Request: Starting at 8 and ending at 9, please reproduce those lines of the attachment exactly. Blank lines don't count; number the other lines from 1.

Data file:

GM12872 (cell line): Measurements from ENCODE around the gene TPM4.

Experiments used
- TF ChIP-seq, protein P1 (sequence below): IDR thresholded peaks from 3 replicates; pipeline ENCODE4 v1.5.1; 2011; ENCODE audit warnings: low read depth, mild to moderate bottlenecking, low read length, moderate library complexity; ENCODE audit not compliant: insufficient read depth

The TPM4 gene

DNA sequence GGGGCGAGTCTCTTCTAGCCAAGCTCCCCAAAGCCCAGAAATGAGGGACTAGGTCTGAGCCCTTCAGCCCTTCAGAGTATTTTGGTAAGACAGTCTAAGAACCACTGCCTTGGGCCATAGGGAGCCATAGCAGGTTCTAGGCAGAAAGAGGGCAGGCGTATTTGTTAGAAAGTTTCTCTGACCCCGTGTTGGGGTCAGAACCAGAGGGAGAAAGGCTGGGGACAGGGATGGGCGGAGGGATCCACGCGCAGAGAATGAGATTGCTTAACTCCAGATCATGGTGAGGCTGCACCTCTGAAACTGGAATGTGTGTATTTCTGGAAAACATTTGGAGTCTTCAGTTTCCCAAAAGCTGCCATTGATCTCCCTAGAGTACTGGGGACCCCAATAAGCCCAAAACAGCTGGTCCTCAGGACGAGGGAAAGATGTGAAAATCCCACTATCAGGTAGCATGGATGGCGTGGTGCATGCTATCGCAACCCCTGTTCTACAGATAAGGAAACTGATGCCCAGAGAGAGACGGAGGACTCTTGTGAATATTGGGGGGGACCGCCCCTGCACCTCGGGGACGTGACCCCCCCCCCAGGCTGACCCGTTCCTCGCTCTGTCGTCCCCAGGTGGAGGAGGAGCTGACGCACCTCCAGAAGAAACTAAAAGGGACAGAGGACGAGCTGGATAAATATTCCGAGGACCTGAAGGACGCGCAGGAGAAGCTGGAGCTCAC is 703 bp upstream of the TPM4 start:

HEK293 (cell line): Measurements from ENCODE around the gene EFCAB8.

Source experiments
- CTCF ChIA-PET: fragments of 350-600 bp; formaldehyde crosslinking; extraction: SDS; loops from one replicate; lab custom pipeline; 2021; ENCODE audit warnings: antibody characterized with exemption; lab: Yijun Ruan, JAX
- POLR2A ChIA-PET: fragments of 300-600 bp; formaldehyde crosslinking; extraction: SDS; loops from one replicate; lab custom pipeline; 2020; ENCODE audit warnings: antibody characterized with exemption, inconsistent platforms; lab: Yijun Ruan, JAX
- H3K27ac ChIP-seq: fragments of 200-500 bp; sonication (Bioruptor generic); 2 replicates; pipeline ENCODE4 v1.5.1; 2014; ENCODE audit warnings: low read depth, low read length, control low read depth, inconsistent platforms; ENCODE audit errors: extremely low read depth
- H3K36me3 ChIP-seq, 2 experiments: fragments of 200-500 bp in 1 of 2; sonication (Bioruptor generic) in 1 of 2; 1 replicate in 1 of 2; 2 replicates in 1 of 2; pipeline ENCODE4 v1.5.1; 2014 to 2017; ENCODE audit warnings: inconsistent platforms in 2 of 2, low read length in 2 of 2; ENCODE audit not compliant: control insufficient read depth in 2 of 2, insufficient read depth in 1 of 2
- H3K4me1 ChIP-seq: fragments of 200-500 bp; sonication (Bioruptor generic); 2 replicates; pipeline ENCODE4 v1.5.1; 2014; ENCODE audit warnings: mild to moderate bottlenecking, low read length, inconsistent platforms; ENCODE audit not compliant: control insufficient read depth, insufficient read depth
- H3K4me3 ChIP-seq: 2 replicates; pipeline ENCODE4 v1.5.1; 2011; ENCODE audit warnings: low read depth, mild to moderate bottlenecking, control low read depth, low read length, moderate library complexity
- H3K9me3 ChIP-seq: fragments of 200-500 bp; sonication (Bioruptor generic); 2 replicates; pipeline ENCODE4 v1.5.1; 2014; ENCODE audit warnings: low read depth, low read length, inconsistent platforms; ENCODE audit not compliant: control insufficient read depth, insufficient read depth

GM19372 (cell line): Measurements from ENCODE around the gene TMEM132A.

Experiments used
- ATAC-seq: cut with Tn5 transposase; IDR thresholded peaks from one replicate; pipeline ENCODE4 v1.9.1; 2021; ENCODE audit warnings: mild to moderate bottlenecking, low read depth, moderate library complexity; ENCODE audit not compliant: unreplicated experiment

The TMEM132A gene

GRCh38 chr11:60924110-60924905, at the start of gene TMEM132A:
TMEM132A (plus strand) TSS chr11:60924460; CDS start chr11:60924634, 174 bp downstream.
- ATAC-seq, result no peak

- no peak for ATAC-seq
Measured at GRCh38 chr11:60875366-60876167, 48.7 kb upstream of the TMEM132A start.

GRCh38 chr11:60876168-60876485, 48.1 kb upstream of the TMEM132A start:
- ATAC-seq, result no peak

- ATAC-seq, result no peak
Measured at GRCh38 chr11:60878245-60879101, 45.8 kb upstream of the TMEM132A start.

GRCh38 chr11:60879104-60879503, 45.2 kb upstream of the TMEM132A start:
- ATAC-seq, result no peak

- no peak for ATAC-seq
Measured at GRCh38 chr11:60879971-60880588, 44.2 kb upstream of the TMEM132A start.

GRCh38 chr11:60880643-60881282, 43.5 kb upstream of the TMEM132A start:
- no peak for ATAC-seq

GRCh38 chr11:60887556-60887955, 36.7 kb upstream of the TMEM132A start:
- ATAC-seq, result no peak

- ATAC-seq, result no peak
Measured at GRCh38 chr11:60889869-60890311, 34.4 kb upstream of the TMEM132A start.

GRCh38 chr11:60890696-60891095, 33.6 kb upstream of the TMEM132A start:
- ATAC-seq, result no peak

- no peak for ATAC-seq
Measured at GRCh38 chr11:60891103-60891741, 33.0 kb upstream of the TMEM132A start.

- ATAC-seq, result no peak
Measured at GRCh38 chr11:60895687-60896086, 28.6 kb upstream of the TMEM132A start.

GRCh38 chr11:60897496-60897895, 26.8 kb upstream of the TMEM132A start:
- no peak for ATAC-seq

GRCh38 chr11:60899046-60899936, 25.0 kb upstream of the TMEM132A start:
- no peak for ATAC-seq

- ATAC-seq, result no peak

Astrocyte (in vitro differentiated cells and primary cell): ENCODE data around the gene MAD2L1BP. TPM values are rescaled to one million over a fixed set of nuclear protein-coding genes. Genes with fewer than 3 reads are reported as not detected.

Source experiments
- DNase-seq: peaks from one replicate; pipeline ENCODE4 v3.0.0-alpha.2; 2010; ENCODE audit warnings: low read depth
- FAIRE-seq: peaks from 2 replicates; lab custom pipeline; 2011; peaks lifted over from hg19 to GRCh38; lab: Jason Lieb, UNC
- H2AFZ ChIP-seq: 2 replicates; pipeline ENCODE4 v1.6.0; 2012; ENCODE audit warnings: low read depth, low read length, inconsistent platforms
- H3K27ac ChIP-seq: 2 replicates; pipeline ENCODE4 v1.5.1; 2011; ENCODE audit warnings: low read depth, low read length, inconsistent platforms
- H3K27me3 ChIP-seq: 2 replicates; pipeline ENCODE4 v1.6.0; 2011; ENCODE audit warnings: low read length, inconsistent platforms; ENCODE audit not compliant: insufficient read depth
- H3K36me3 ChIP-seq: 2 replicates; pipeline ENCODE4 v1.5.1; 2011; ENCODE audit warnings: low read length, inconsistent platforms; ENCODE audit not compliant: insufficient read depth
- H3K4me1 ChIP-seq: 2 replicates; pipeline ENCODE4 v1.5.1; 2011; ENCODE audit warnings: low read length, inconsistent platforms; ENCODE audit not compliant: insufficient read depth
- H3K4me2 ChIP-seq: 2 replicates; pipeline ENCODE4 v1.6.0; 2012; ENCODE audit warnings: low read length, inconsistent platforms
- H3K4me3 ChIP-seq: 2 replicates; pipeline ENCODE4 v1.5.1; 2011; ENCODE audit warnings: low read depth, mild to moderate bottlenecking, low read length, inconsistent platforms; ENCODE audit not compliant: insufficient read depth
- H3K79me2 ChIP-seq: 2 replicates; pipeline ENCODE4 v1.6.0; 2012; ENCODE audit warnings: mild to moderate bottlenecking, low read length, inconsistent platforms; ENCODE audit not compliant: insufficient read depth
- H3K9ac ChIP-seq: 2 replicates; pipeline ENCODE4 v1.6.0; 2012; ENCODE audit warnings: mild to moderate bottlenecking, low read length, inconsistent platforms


- CTCF ChIA-PET: fragments of 350-600 bp; formaldehyde crosslinking; extraction: SDS; loops from one replicate; lab custom pipeline; 2021; ENCODE audit warnings: antibody characterized with exemption; lab: Yijun Ruan, JAX
- POLR2A ChIA-PET: fragments of 300-600 bp; formaldehyde crosslinking; extraction: SDS; loops from one replicate; lab custom pipeline; 2020; ENCODE audit warnings: antibody characterized with exemption, inconsistent platforms; lab: Yijun Ruan, JAX